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Russia approves amnesty that will free jailed Pussy Riot members and Greenpeace activists

By Agence France-Presse
Wednesday, December 18, 2013 8:10 EDT
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Greenpeace activist Faiza Oulahsen, from the Netherlands, is pictured at the Leninsky district Court of Murmansk (AFP)
 
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Russian lawmakers on Wednesday approved a Kremlin-backed amnesty bill that is set to free the two jailed members of the punk band Pussy Riot while also ending the prosecution of 30 Greenpeace crew members.

Russia’s Duma lower house of parliament voted 446 in favour to none against for the amnesty, which commemorates 20 years since Russia ratified its current constitution.

The bill, branded as just a token gesture by rights activists, can go into effect as early as Thursday and should also see several anti-Vladimir Putin protesters, jailed after a May 2012 rally, walk out of prison.

The amnesty affects a range of categories like mothers with dependents, minors and the elderly. However it also specifically mentions the charge of hooliganism as well as the charge of participating in mass riots.

The jailed members of Pussy Riot punk band, Nadezhda Tolokonnikova and Maria Alyokhina, who are serving two-year sentences on charges of hooliganism for staging an anti-Putin “punk prayer” protest in a cathedral, could be released as early as Thursday, Tolokonnikova’s husband said.

The officials in Krasnoyarsk and Nizhny Novgorod, where the two women are currently held, have promised to free them “right away and without bureaucratic delay, probably tomorrow,” Pyotr Verzilov wrote on his Twitter blog.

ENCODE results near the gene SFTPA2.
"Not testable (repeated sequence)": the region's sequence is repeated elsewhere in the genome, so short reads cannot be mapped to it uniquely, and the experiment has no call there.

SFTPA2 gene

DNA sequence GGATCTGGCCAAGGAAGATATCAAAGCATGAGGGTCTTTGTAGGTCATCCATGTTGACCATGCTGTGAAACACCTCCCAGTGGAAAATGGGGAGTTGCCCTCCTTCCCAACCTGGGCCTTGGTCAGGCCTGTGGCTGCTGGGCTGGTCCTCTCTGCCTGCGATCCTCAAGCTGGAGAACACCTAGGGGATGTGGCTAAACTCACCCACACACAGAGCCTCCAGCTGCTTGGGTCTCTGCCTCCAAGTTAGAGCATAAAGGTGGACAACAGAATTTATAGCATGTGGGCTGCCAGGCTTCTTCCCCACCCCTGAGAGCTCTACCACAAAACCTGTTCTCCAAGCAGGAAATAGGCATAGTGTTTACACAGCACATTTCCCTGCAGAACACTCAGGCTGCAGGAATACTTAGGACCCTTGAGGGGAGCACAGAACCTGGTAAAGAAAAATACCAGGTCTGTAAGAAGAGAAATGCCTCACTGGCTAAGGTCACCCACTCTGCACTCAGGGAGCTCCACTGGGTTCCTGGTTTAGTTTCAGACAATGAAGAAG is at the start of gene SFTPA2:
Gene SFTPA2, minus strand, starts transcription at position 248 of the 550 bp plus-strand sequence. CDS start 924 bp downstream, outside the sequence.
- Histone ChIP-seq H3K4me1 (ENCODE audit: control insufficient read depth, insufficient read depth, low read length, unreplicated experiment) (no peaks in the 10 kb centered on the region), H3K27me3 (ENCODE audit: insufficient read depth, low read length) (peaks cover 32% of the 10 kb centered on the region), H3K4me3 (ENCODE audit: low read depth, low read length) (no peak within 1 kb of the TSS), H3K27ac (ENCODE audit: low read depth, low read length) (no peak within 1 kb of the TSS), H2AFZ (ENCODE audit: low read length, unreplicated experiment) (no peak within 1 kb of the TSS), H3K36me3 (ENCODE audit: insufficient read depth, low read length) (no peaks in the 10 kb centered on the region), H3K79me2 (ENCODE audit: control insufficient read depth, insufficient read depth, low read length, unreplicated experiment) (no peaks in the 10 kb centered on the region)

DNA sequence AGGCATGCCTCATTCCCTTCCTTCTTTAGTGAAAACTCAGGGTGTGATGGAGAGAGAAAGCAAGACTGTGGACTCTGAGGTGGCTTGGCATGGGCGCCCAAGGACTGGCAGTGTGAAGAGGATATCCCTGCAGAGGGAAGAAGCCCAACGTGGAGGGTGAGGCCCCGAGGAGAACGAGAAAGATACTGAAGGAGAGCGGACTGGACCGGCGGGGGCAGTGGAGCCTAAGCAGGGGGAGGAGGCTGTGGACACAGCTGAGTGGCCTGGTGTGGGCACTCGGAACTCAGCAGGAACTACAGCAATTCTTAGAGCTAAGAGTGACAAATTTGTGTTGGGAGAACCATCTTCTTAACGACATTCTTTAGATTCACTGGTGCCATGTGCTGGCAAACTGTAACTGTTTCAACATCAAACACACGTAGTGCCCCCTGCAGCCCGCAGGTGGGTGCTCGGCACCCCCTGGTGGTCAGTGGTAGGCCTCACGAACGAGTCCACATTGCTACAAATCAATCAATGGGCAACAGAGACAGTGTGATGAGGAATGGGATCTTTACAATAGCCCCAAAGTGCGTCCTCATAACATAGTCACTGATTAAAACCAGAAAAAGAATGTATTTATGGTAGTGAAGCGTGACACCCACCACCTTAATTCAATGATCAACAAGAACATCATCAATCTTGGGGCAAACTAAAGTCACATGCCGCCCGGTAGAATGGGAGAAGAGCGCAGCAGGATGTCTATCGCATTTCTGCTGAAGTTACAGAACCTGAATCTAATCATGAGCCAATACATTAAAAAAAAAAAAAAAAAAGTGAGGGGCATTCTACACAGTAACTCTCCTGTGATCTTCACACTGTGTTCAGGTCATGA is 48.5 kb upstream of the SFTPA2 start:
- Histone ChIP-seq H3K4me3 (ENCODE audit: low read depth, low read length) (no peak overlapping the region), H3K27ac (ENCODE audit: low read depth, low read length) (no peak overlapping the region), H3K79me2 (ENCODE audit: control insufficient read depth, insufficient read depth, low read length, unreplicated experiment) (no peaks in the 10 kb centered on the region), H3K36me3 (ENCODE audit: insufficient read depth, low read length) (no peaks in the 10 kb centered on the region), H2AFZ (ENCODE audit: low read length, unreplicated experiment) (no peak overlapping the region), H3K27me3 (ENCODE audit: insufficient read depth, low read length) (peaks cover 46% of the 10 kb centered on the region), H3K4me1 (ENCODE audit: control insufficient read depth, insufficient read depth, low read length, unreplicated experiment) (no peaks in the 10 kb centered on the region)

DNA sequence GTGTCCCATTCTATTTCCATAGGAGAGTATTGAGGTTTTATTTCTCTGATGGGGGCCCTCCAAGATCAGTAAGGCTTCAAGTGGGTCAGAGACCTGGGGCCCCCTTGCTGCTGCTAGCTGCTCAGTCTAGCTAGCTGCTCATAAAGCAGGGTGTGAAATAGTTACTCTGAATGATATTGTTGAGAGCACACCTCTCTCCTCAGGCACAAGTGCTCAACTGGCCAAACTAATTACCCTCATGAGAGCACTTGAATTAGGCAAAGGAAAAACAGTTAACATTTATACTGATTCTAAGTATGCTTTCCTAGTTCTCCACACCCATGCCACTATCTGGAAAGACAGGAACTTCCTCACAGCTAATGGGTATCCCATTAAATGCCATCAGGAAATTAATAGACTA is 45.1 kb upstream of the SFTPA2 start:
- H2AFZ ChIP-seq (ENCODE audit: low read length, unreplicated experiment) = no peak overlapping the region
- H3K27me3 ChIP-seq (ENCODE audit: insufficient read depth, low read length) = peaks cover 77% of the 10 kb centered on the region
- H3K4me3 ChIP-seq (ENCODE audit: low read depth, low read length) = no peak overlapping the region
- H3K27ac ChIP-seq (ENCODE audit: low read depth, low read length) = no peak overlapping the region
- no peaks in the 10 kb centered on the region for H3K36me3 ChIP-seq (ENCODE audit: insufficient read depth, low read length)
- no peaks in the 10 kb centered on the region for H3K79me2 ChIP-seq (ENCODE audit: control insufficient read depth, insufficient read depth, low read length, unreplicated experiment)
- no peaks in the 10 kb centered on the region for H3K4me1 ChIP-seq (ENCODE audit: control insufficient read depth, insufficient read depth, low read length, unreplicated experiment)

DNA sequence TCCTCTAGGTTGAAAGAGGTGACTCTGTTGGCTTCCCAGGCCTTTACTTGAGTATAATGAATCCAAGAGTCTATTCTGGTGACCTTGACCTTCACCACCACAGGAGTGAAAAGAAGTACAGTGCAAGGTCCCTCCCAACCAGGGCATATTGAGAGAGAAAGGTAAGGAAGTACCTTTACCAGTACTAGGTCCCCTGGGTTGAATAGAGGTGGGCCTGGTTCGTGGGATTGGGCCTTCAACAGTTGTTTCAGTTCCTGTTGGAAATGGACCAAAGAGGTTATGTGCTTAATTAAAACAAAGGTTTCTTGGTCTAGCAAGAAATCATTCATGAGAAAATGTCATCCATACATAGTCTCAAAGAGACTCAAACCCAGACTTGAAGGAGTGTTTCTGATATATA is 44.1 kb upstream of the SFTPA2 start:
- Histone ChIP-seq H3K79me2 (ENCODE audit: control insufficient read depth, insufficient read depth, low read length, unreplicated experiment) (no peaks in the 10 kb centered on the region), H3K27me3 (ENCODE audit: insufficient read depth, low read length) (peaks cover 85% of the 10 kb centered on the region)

The duo’s sentences run out in early March of next year.

The initial bill listed hooliganism and mass riot charges, but said that only convicts can seek amnesty. The parliament then passed amendments that stipulated cases on those charges to be closed even before reaching trial or verdict.

The amendments effectively meant that prosecution of the entire Greenpeace crew arrested after a protest in the Barents Sea and charged with hooliganism would end and the foreigners now staying in Saint Petersburg could finally go home.

The amnesty does not require approval by the upper chamber of parliament and will go into effect when it is published, most likely on Thursday.

The 26 foreign crew from the Greenpeace Arctic Sunrise ship will then request to leave, and still hope to be home by Christmas, said spokesman Ben Stewart.

“There is certainly a chance, but until they actually leave Russia everything is speculation,” he told AFP in an emailed comment.

All were arrested after the ship was boarded by Russian special forces in September and were first held under arrest in a jail in northern Murmansk, where the ship remains in Russian control.

Last month the entire crew was released on bail, but Greenpeace said the foreigners are still not being allowed out of the country, with Russian investigators not giving migration officials a green light to issue exit visas.

Agence France-Presse
Agence France-Presse
AFP journalists cover wars, conflicts, politics, science, health, the environment, technology, fashion, entertainment, the offbeat, sports and a whole lot more in text, photographs, video, graphics and online.
 
 
 
 
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